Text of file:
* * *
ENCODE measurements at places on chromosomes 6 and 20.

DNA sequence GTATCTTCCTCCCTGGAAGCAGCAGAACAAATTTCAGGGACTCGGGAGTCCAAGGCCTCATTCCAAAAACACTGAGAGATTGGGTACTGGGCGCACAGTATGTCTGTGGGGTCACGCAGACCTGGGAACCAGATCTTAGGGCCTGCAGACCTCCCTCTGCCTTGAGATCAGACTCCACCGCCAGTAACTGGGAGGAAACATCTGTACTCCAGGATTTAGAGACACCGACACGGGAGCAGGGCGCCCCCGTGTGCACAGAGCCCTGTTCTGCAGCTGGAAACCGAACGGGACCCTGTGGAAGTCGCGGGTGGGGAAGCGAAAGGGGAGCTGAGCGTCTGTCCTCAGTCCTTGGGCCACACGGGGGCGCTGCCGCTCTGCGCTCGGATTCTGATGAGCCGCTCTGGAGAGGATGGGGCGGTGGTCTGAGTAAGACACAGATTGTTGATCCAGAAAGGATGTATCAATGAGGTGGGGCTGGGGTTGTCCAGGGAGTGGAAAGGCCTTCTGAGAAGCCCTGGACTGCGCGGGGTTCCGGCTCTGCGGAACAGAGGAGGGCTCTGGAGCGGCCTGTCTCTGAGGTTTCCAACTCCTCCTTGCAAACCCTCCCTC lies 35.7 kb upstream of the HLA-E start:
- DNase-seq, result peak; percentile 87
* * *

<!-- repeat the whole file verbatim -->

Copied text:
ENCODE measurements at places on chromosomes 6 and 20.

DNA sequence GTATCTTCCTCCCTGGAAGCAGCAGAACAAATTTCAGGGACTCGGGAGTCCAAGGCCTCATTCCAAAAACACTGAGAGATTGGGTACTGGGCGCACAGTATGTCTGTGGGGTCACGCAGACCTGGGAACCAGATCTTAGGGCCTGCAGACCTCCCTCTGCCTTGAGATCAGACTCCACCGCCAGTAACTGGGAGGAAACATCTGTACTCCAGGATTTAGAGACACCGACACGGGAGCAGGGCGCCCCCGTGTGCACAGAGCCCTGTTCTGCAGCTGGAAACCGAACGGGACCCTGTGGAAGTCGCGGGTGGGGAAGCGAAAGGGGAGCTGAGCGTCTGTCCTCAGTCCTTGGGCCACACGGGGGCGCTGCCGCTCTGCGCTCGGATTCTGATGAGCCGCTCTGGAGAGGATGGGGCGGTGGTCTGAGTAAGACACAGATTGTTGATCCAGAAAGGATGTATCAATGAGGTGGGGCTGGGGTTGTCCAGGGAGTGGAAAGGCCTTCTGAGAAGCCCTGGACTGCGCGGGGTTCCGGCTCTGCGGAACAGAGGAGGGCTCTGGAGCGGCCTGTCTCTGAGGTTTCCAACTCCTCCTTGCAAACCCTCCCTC lies 35.7 kb upstream of the HLA-E start:
- DNase-seq, result peak; percentile 87